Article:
Art & Science
Perspective, Light, Rules
Pietro Accolti divided his treatise into 3 parts in which he explains the principles of the simple laws of perspective, of various solids and figures and of light and shade. The Italian author was known as a painter, a mathematician and an architect. He wrote his book using the knowledge from his diverse background and combined Art and Science to challenge classical and modern theories in the fields of vision, perspective and the importance of light sources.
In his work, Accolti doesn’t always follow the set rules of perspective and sometimes plays with foreshortening pictures within pictures or presents compositions with multiple vanishing points. Even though he sporadically mentions the common rules of perspective and light, he himself likes to challenge them. In doing so he hopes to open the mind of the students following his teachings while giving them as few restrictions as possible. For example, when discussing how to arrange figures in perspective he will first give a geometrical method, but then recommend a more practical method used by artists.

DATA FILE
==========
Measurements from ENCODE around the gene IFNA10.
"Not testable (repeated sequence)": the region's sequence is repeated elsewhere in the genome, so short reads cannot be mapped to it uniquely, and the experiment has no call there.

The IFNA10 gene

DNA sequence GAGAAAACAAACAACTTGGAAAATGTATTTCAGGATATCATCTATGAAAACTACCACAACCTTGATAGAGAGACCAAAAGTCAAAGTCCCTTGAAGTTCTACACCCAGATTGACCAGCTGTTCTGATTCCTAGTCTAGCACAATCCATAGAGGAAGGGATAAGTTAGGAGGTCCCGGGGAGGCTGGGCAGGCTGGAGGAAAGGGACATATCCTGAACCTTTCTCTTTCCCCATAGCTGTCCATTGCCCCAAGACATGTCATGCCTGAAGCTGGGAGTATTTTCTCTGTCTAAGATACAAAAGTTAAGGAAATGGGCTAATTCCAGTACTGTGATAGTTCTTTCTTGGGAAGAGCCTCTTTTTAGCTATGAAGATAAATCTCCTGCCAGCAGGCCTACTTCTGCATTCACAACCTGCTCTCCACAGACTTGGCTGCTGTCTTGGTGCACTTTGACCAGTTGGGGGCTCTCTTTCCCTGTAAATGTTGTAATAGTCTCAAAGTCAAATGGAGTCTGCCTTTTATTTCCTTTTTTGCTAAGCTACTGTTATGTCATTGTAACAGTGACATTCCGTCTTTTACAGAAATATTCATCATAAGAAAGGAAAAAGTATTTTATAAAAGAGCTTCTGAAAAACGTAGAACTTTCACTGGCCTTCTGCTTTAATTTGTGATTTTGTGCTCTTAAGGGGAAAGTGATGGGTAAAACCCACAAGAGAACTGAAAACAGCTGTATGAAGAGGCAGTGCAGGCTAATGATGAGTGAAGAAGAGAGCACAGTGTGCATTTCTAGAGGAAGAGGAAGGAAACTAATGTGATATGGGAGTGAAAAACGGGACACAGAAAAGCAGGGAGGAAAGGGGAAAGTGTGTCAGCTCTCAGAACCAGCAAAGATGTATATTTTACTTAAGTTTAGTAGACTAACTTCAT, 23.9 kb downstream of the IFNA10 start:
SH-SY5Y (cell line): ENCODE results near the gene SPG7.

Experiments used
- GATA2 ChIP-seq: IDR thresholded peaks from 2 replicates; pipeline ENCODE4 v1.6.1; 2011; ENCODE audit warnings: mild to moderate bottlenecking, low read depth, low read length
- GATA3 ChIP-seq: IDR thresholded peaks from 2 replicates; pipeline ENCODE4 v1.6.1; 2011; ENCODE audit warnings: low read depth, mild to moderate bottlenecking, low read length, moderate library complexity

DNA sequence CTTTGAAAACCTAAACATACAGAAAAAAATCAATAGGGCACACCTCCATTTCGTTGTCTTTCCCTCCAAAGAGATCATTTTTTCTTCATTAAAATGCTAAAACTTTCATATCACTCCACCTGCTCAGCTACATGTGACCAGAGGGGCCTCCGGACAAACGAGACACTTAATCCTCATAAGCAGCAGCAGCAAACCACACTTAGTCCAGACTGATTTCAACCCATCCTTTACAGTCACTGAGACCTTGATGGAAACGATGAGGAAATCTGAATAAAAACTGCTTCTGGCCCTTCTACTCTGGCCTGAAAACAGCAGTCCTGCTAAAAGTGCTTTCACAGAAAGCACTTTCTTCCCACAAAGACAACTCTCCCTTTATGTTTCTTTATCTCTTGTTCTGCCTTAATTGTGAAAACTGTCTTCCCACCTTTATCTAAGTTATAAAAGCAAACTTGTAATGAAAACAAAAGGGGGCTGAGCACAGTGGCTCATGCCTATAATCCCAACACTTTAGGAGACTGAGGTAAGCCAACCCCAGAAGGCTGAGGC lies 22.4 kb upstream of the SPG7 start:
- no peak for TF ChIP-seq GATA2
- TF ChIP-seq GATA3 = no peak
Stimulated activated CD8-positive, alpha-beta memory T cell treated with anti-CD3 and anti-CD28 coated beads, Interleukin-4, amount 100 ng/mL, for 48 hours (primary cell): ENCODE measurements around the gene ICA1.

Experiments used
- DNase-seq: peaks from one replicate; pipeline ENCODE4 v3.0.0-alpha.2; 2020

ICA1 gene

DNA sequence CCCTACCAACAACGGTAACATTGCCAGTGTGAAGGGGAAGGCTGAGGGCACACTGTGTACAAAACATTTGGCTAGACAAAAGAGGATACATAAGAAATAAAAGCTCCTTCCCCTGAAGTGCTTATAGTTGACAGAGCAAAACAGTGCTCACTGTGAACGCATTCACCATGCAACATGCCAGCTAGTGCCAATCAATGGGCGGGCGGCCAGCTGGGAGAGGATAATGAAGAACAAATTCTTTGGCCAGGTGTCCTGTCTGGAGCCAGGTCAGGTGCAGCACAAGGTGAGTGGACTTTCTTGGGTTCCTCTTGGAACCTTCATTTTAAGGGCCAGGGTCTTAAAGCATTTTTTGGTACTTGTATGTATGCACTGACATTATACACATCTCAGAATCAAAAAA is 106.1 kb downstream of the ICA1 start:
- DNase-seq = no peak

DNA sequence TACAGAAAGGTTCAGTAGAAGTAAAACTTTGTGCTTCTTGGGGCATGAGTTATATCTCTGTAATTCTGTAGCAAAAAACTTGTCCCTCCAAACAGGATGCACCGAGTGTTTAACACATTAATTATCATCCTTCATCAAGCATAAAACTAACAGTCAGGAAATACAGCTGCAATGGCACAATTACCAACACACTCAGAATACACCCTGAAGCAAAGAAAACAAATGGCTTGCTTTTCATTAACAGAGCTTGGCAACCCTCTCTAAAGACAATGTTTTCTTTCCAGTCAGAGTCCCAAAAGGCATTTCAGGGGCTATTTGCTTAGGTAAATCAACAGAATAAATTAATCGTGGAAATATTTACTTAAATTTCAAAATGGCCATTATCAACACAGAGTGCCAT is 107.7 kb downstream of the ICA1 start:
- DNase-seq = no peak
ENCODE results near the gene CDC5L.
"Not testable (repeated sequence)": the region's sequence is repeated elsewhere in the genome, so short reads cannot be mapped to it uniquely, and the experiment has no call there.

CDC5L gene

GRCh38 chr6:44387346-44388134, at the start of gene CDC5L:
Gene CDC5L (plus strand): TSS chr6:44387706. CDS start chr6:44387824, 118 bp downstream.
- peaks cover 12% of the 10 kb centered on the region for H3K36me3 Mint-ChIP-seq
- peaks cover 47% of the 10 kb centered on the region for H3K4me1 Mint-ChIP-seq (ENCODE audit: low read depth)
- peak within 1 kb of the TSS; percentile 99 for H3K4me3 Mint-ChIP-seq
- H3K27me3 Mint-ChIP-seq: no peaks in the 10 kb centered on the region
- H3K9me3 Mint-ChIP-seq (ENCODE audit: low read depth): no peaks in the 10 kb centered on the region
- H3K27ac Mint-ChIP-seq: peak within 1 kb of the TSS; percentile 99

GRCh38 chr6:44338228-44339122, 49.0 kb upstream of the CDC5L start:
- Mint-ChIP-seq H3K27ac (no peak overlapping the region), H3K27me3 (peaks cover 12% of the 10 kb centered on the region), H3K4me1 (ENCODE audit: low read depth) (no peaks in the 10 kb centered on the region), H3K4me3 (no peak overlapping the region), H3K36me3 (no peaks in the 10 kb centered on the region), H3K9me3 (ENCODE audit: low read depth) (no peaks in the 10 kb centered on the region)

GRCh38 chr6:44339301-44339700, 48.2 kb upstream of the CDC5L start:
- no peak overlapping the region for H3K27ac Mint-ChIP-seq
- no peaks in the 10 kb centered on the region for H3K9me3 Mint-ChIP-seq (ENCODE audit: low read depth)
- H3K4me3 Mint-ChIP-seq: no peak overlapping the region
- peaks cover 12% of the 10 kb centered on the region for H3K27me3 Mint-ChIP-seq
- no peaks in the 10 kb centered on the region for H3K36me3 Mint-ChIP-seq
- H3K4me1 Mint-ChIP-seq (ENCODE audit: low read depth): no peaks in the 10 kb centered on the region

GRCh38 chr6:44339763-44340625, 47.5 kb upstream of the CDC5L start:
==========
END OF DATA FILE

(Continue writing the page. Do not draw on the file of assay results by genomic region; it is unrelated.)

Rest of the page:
He compares different light sources with each other, distinguishing between stronger or weaker, parallel rays or point sources, solar or candlelight. He also criticizes contemporary authors on perspective for underestimating the importance of light and shadow. In the section of the book called “De lumi et ombre”, Accolti claims that the observations of two other authors (Barbaro and del Monte) are worthless because they are based on artificial light, such as torchlight or lamplight, the rays of which spread out pyramidally. But in his opinion a true painter should be able to imitate natural appearances, that is why he has to learn and understand natural light coming from the sun that has more parallel rays. that means that an accomplished artist should be knowledgeable in at least some scientific areas so that his art can be accurate.
Pietro Accolti is said to be part of the 17th-century revival of the Leonardesque ideal of scientific painting. He followed in Leonardo Da Vincis footsteps by combining the different fields of arts, science, and engineering. Like the famous inventor, he accompanies his writings with detailed drawings and schemes depicting his ideas and allowing the reader to gain a deeper understanding of his work. He aimed to show how theoretical and practical optics could be made accessible to painters who wanted to achieve illusions scientifically.